Perceptions & Experiences of Rugby League
Perceptions & Experiences of Rugby League
2 Acknowledgements Acknowledgements The RFL would like to acknowledge our thanks to the following people and organisations: • Young People from LGBT Youth North West • LGBT Youth North West leaders: Ali, Amelia and Sally • Lou Englefield, Pride Sports • Jenny Morris, RFL League for All Officer (London) • Paul Scanlon-Wells, Rochdale Mayfield RLFC Thank you for your time, energy, support and thoughts - your contributions have resulted in the following findings and recommendations which will be disseminated throughout Rugby League and LGBT communities and organisations Many thanks Sarah Williams Equality and Diversity Manager RFL Gareth Thomas only ‘out’ gay Rugby League player until his retirement in 2011
Foreword 3 Foreword It gives me great pleasure to write a foreword for this practical and influential piece of research into the perceptions and experiences of young Lesbian, Gay, Bisexual and Transgender (LGBT) people in relation to Rugby League. This is the second in a series of research projects designed to give us a better understanding of the experiences and perceptions of Rugby League within underrepresented communities. Rugby League is proud of its position as a leader in breaking down barriers and providing opportunities for minority communities which is based on being in tune with, and at the very heart of, the communities in which we operate.
The RFL is widely acknowledged as leading the way in LGBT equality and tackling homophobia in sport, a position that has been highlighted be a series of landmark achievements during the past few years; • In 2009 the RFL became the first sporting National Governing Body to join the Stonewall Diversity Champions Programme and we celebrated our second year as the only sporting organisation to be ranked in the Top 100 gay friendly organisations in 2012, reaching 53rd position. • Championship side Sheffield Eagles received international coverage and approval when they became the first mainstream sports team to play a game wearing a shirt with a Homophobia Tackle IT! Logo emblazoned on the front in March 2011.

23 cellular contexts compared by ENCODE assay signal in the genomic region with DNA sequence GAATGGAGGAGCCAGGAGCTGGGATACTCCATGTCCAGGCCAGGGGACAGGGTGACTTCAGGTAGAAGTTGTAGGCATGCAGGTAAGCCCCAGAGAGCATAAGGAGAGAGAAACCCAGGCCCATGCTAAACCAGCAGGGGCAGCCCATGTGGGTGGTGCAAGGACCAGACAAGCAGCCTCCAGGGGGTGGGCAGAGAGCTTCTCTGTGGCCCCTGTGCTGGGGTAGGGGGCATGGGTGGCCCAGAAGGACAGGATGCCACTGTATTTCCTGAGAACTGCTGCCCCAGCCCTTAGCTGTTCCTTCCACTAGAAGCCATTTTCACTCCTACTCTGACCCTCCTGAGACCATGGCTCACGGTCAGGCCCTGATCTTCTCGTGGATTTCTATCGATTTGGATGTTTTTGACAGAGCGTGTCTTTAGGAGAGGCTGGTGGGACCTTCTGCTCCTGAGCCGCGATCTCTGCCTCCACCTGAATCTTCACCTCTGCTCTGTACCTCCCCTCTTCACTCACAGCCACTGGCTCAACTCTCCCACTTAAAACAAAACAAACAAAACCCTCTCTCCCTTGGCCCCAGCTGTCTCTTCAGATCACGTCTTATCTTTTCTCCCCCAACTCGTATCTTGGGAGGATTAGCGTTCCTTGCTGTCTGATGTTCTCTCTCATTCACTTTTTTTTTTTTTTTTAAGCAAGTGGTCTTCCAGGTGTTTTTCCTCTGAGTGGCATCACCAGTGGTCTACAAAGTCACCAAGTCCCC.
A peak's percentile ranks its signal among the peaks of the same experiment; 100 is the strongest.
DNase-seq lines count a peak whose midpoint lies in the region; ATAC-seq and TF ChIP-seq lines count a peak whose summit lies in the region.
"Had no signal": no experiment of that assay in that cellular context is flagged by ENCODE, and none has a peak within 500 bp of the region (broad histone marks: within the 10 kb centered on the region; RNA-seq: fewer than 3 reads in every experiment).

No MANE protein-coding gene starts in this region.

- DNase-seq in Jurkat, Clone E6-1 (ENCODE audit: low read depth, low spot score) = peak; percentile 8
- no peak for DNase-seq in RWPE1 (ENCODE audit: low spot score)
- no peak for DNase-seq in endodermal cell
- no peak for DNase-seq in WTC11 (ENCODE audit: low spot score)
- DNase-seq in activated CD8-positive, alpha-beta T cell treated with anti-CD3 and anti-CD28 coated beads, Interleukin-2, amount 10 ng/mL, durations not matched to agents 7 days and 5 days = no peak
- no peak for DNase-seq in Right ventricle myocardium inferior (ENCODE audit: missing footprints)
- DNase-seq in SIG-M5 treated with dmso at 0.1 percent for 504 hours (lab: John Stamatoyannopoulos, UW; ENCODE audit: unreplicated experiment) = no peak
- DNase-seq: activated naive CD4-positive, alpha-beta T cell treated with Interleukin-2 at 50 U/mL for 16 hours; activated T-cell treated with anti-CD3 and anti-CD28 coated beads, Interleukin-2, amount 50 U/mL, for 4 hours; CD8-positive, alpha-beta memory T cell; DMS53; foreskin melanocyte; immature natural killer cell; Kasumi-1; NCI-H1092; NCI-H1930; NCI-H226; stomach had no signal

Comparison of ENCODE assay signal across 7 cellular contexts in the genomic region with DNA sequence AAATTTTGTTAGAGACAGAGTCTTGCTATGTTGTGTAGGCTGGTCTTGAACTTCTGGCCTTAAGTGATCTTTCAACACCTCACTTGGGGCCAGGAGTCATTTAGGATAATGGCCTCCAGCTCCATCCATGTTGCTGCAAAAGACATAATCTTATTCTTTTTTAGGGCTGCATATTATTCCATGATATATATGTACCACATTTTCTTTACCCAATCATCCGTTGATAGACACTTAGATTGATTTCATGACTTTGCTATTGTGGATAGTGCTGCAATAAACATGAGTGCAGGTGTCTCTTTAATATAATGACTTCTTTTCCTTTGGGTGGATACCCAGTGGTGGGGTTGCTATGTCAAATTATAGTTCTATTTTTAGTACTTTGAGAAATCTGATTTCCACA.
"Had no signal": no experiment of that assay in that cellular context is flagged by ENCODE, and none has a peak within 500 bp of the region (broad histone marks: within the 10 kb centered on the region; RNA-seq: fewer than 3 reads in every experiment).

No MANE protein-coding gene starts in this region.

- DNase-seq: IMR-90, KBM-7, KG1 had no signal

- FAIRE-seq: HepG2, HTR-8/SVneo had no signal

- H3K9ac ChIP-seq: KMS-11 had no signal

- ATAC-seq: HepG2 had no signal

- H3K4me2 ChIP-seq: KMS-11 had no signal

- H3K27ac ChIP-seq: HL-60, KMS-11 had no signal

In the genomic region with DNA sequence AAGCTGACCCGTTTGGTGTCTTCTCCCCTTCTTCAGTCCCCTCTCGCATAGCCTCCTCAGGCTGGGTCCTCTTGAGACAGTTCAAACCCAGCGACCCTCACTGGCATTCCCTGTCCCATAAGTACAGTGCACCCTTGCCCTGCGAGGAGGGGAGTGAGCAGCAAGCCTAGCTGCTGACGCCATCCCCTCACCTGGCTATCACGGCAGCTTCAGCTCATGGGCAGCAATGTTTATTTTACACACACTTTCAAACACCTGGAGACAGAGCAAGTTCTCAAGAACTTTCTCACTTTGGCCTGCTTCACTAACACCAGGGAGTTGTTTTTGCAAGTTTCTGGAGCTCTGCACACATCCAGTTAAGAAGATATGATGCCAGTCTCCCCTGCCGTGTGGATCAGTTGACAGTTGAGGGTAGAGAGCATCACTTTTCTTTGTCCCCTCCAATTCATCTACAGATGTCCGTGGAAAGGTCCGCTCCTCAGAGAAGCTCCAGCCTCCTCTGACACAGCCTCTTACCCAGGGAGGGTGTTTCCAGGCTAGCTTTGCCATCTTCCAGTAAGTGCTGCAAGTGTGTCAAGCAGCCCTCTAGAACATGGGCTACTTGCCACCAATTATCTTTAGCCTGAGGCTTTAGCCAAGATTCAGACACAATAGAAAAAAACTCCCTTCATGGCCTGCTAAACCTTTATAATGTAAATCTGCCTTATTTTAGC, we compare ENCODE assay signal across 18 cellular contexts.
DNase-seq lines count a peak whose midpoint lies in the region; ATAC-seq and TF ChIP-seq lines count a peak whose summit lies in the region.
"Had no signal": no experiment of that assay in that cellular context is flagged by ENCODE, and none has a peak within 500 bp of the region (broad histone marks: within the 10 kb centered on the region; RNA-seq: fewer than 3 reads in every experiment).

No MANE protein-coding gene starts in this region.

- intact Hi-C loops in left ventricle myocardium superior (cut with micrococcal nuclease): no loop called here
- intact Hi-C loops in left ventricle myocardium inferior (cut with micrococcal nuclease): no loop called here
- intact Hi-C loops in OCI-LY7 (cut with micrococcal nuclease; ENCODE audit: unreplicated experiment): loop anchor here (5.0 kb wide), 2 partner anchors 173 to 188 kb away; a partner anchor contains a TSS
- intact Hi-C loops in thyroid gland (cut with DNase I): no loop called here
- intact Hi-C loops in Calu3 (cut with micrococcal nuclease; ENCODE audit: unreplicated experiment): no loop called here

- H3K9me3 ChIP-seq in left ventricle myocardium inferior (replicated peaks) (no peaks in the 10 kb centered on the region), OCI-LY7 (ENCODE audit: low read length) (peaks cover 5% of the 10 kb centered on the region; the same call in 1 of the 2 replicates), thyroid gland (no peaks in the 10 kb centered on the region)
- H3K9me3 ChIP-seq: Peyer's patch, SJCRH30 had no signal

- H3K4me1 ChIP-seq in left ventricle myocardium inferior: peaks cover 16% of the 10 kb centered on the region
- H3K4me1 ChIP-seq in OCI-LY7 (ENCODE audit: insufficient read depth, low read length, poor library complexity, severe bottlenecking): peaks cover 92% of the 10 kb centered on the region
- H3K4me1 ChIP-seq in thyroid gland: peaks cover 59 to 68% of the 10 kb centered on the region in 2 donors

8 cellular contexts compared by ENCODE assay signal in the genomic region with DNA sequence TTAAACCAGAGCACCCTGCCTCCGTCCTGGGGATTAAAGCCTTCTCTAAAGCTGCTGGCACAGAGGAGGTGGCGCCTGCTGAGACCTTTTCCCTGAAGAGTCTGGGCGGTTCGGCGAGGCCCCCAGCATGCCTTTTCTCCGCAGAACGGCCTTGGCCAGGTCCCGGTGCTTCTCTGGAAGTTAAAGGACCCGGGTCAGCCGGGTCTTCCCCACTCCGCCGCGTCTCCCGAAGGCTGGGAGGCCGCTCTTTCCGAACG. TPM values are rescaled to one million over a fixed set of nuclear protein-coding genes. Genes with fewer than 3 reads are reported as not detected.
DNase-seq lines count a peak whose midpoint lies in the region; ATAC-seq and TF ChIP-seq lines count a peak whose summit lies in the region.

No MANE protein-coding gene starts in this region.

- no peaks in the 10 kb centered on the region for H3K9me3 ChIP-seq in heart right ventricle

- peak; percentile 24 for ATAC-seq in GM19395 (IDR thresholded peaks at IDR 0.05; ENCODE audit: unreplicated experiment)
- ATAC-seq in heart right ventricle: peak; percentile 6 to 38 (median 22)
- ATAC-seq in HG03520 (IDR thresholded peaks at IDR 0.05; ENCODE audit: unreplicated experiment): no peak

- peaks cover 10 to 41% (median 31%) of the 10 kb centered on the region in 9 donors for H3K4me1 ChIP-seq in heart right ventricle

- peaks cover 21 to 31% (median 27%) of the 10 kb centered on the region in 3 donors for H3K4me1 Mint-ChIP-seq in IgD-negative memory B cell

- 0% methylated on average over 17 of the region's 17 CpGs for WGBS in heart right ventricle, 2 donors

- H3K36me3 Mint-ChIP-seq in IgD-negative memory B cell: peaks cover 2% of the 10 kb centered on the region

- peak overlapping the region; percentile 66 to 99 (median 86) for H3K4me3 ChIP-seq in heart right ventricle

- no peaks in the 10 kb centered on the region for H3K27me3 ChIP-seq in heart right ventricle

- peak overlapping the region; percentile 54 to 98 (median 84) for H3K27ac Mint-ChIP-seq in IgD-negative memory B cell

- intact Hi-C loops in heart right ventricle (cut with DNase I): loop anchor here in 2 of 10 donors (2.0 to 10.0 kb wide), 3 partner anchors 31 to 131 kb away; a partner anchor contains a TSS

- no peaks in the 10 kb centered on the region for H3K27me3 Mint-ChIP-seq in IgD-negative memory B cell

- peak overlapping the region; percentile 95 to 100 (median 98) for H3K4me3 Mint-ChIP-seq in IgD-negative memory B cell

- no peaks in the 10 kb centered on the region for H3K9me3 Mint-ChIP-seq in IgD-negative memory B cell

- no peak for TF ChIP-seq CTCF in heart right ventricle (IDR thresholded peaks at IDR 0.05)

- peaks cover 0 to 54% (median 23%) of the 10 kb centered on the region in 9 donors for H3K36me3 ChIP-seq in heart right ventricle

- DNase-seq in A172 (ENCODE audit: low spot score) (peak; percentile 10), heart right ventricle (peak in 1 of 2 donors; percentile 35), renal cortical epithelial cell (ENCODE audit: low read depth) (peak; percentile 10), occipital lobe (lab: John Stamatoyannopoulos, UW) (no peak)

• In 2011 The RFL, Sheffield Eagles and all UK Super League teams signed up to the Government’s Charter to tackle homophobia and transphobia in sport and in recognition of this were invited to the Prime Minister’s annual LGBT reception at 10 Downing Street. • Gareth Thomas was only the second UK sportsman to “come out” whilst still playing at an elite level, shortly before he joined Crusaders Super League team for whom he played until his retirement in 2011. • Following a homophobic incident directed at Gareth Thomas the RFL developed and distributed guidance material for clubs on tackling homophobia issues effectively.
• Sheffield Eagles, RFL and Pride Sports Rugby League entered a float at Manchester Pride 2011. • The RFL initiated the Rainbow Forum, an online group open to all LGBT staff, players, coaches, match officials, club staff and volunteers. I’m confident that the constructive findings and conclusions found within this document will serve to enhance the RFL’s reputation as a forward thinking organisation and provide the Rugby League family with an even firmer footing to expand the scope and participation levels in our sport. Finally, I would like to take this opportunity to thank LGBT Youth North West and Pride Sports for all the help and support they have given us in putting this document together.
We are delighted that both these organisations recognise this initiative as a model of best practice. Nigel Wood RFL Chief Executive Officer